Other postings on this blog have discussed the fact that areas of our brain are devoted in part to trying to explain the information that our sensory organs have delivered to the brain. (See e.g. May 22, 2011 post and November 6, 2011 post). In other posts I have referred to this as our "storytelling" capability, but it includes our capacity for abstraction and imagination and analysis. Imagination is deployed for a variety of mental acts: to explain the physical world that is either to large or too small for us to see (see July 30, 2011 post and November 6, 2011 post); to explain history after rigorous research supported by contemporaneous documentation (see January 14, 2012 post, December 16, 2010 post and March 24, 2010 post); to create pure fantasy (see e.g., June 28, 2011 post and March 28, 2010 post); and to merge both fantasy and history in a retelling that is is either fiction or historical fiction (see July 17, 2011 post and November 16, 2011 post). Douglas Hofstadter, whom I mentioned in the previous post, had this to say in Godel, Escher, Bach:

"Not all descriptions of a person need to be attached to some central symbol for that person, which stores that person's name. Descriptions can be manufactured and manipulated in themselves. We can invent non-existent people by making descriptions of them; we can merge two descriptions when we find they represent a single entity; we can split one description into two when we find it represents two things, not one --- and soon. This 'calculus of descriptions' is at the heart of thinking. It is said to be intensional and not extensional, which means we can 'float' without being anchored down to specific objects. The intensionality of thought is connected to its flexibility; it gives us the ability to imagine hypothetical worlds, to amalgamate different descriptions or chop one description into separate pieces, and so on. Fantasy and fact intermingle very closely in our minds and this is because thinking involves the manufacture and manipulation of complex descriptions."

This is what our mind does, and self-deception is one potential outcome of our cognitive processes. Sometimes that self-deception is accidental, sometimes it is unknowing, and sometimes it is intentional. As Robert Shermer and others have documented, the deception can begin at a very early age before we are of a maturity to act against it and by the time we reach an appropriate age to question what we believe, we are too invested in or it is too costly to rebut engrained beliefs. At this point, it is a matter of memory and human memory is not limited to "accurate and detailed information." (See September 20, 2011 post). The brain has ways of categorizing information in less than a detailed way.

It is possible to read The Folly of Fools and conclude that humans suffer from a persistent state of delusion. If that is the true, the skepticism that Enlightenment philosophers confronted (see February 27, 2011 post) may well still be warranted, and perhaps John Searle's view of the 21st century that the era of skepticism was long past (see January 21, 2011 post) is perhaps unwarranted. I don't think so. In Mapping the Mind (see November 6, 2011 post), Rita Carter cites research indicating that truth telling appears to be the default position of the human brain, and that deception involves extra cognitive effort requiring more energy. The question of whether humans are more inclined to tell the truth or to self-delude themselves is an unanswered question in my view, but I am not inclined to the view that our default state is self-deception. In the prior post discussing Carter's observation, I noted she had not discussed or accounted for the mental short-cuts we often engage in (heuristics) that may rely on certain biases in our perception or understanding of things observed. Those short-cuts may circumvent the extra cognitive effort that self-deception requires.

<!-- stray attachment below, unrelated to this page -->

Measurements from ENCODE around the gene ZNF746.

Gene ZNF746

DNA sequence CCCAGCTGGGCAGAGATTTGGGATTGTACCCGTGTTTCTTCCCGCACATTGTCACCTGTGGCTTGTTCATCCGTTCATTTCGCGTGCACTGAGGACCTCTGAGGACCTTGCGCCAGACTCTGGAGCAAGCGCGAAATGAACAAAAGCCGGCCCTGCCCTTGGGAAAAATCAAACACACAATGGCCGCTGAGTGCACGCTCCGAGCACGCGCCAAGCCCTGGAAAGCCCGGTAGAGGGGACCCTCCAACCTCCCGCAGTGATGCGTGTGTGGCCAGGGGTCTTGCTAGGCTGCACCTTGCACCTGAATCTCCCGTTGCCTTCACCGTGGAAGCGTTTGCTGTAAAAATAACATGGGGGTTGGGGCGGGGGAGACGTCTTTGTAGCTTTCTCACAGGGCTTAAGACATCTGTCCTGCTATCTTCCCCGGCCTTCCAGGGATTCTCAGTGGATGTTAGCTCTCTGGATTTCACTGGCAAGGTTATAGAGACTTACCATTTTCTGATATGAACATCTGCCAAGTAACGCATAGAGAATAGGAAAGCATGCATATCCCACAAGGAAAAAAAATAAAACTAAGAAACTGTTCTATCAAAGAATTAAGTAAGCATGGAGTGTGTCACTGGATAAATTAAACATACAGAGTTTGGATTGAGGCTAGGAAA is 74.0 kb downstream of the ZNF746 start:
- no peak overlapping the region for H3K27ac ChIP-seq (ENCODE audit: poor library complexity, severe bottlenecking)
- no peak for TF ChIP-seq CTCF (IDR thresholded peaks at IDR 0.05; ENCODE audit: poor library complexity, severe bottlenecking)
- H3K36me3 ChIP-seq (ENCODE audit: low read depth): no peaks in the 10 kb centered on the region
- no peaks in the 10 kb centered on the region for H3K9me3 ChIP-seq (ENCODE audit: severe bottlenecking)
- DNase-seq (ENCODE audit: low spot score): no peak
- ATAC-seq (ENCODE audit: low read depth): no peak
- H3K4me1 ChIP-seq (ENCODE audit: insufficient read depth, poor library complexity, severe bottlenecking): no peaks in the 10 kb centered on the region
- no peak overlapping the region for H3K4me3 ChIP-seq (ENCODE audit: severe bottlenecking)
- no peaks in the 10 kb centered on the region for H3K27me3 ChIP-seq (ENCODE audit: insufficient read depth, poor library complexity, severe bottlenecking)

Trivers seems to think that our difficulty in addressing reality is that neurophysiological system (and hence our conscious experience) is always a fraction of a second behind the actual sensory experience. "Regarding one's personal life, the problem with learning from living is that living is like riding a train while facing backward. That is, we see reality only after it has passed us by. Neurophysiologists have shown that this is literally true. We see (consciously) incoming information as well as our internal intention to act, well after the fact. It seems as if it is difficult to learn after the fact what to predict ahead of the fact; thus our ability to see the future, even that of our own behavior, is often very limited." It is true, as Trivers says, that the left side of our brain devoted to explaining what it is we are experiencing follows by milliseconds the actual sensory experience of what is actually happening to us. But we are talking milliseconds. The fact of the matter is that humans do have the ability to see the future coming (sometimes imperfectly, but sometimes with greater prescience than we realize). As we live our lives, we are, during our waking hours, facing forward. One of the most amazing capacities of the human mind, and perhaps some other species as well, but certainly in humans is that it plays what Antonio Damasio referred to as the "movie within a movie," and we are able mentally visualize and anticipate what is about to happen. Mirror neurons may trigger something as we watch another person that enable us to anticipate what is going to happen to someone else. So we are not living our lives facing backward. Perhaps it is when we are asleep, as Rita Carter noted (see November 6, 2011 post), and our mind is busy building memories, that we are looking backwards.